Sallies label Budget ‘underwhelming’

Caricature by Shaun Yeo
Caricature by Shaun Yeo
Social agencies have given the Government’s Budget 2022 a mixed report card, saying that it is a step in the right direction, but that it does not do enough for those on the lowest incomes.

Presbyterian Support Otago Family Works director Carmen Batchelor said the Government’s cost-of-living payment of $350 for people earning under $70,000 would not make "any significant difference to people who are struggling to manage their budgets".

"We expect to see a continuing demand for our foodbank from low-to-middle-income families who will continue to feel the pressure of the cost-of-living crisis," Ms Batchelor said.

The fact that people on very low incomes and beneficiaries, those who are eligible for the winter energy payment, were not eligible for the $350 payment was "a surprising and disappointing outcome", she said.

"This is unfair when the prices of food and other essentials, such as power and petrol, continue to skyrocket."

The Government’s plan to extend half-price public transport and the continuation of cuts to petrol taxes were welcomed.

"We hope they remain in place for a long time," Ms Batchelor said.

The Salvation Army has described the Government’s Budget 2022 as "underwhelming and disappointing" in terms of immediate support for families struggling the most, while noting there were some positive initiatives.

Wellington-based Salvation Army senior social policy analyst Paul Barber told The Star that the organisation saw people every day who were falling increasingly behind due to the ever-rising cost-of-living and unsustainably high rental costs.

"Generally, we were disappointed to see there wasn’t more support for those families who are really struggling," Mr Barber said.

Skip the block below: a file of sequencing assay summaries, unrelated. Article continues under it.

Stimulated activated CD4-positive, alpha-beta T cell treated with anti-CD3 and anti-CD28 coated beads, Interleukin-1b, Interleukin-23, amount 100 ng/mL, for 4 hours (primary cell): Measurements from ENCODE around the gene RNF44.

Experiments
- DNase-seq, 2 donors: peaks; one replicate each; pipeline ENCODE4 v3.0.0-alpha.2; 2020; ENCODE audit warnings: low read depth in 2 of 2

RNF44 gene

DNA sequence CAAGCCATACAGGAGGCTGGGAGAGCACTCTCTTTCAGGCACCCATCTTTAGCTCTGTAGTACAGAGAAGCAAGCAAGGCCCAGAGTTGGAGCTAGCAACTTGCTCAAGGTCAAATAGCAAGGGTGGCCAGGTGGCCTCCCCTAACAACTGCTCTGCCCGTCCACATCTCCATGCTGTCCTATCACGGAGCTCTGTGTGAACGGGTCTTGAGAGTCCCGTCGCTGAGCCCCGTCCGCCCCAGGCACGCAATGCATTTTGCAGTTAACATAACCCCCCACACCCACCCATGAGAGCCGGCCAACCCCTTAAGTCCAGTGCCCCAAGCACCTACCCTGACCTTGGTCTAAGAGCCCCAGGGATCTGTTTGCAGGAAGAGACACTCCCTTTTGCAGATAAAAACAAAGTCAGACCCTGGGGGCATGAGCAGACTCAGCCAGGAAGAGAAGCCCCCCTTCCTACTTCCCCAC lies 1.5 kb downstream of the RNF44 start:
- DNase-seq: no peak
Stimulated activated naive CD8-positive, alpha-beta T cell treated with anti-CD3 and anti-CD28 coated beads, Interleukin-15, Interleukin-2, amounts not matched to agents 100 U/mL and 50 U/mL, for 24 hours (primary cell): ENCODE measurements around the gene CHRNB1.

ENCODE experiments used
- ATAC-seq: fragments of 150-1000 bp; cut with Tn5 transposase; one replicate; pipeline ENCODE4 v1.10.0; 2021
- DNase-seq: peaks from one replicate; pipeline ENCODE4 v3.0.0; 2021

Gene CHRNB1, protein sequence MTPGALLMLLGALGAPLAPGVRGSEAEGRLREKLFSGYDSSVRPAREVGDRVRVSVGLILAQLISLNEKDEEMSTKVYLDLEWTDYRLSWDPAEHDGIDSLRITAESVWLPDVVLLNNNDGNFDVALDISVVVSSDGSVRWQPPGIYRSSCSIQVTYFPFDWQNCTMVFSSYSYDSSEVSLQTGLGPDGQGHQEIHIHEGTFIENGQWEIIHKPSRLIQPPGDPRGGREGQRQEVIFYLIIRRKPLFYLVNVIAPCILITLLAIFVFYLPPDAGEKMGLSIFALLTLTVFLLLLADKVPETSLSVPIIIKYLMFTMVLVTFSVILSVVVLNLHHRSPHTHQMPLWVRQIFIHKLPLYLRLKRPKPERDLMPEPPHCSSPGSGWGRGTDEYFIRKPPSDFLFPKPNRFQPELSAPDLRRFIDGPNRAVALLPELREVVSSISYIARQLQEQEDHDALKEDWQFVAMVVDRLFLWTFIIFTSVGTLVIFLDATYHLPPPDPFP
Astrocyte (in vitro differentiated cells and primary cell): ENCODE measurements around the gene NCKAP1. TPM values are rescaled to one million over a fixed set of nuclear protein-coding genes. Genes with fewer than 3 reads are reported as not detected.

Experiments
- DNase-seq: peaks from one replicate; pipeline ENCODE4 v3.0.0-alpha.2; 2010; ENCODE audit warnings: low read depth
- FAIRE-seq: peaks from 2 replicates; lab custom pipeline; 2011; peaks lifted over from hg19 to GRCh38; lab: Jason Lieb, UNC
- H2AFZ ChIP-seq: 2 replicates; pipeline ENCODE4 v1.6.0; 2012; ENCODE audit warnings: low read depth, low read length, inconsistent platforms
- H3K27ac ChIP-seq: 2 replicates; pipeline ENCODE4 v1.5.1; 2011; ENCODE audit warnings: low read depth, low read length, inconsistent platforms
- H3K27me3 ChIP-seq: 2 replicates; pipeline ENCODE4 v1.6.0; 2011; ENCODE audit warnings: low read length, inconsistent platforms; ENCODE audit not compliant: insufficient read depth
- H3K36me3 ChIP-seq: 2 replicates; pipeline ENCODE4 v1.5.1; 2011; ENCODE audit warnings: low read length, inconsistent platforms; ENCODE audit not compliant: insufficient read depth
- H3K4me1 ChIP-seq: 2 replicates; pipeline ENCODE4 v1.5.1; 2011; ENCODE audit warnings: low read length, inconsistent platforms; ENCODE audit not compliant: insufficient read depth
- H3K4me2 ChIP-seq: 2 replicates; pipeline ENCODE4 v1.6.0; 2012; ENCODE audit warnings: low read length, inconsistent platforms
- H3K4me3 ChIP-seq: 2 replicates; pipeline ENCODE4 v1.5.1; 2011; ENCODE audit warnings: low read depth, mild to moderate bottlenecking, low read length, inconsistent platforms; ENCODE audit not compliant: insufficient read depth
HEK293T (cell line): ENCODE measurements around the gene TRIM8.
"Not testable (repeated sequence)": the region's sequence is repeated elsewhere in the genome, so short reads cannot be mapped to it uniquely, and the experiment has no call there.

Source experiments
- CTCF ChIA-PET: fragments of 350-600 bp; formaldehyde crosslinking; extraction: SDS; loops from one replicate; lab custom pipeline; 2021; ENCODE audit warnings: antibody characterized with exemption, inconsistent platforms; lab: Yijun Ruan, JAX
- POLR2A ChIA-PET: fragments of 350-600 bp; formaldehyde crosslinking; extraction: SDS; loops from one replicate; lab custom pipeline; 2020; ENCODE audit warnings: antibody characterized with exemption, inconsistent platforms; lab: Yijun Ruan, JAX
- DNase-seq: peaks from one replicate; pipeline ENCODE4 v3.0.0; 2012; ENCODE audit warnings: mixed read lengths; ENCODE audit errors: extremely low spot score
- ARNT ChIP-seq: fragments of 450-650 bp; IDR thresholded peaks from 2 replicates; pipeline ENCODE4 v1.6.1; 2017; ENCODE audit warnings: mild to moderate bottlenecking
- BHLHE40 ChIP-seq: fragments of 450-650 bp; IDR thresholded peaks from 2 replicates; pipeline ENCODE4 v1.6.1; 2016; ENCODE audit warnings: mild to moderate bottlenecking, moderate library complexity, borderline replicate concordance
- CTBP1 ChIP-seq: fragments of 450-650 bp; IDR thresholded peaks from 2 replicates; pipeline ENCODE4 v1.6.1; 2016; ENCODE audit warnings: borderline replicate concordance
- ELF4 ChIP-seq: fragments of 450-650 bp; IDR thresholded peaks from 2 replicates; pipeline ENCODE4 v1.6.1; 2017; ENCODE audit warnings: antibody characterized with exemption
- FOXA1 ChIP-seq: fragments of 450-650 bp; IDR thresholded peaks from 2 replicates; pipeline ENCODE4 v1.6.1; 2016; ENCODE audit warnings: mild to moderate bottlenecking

There was some relief for marginalised communities though, with the extension of half-price public transport a good move that "would give families options".

The Government’s allocation of funding to alleviate the housing crisis, including a $221 million affordable housing fund, $1 billion for public and transitional housing, $355 million to redesign the emergency housing system, and $75 million for a homeless action plan, was welcomed by both organisations.

Ms Batchelor said Presbyterian Support Otago was keen to see the details of how the funding would help individuals and families who were homeless, living in unaffordable rentals and/or insecure housing situations.

Mr Barber said the Salvation Army welcomed the Budget measures in the housing space, "with the housing-related hardship assistance likely to be of immediate, practical help to individuals with the initial costs of getting into rental property".

"Other initiatives relating to homelessness, emergency housing, social housing, and affordable rental housing – although longer-term — are also positive steps forward."

The Homelessness Action Plan contained a "really good initiative" with regard to homelessness and housing insecurity among rangatahi, Mr Barber said.

"Funding of $15 million a year could make a real difference," he said.



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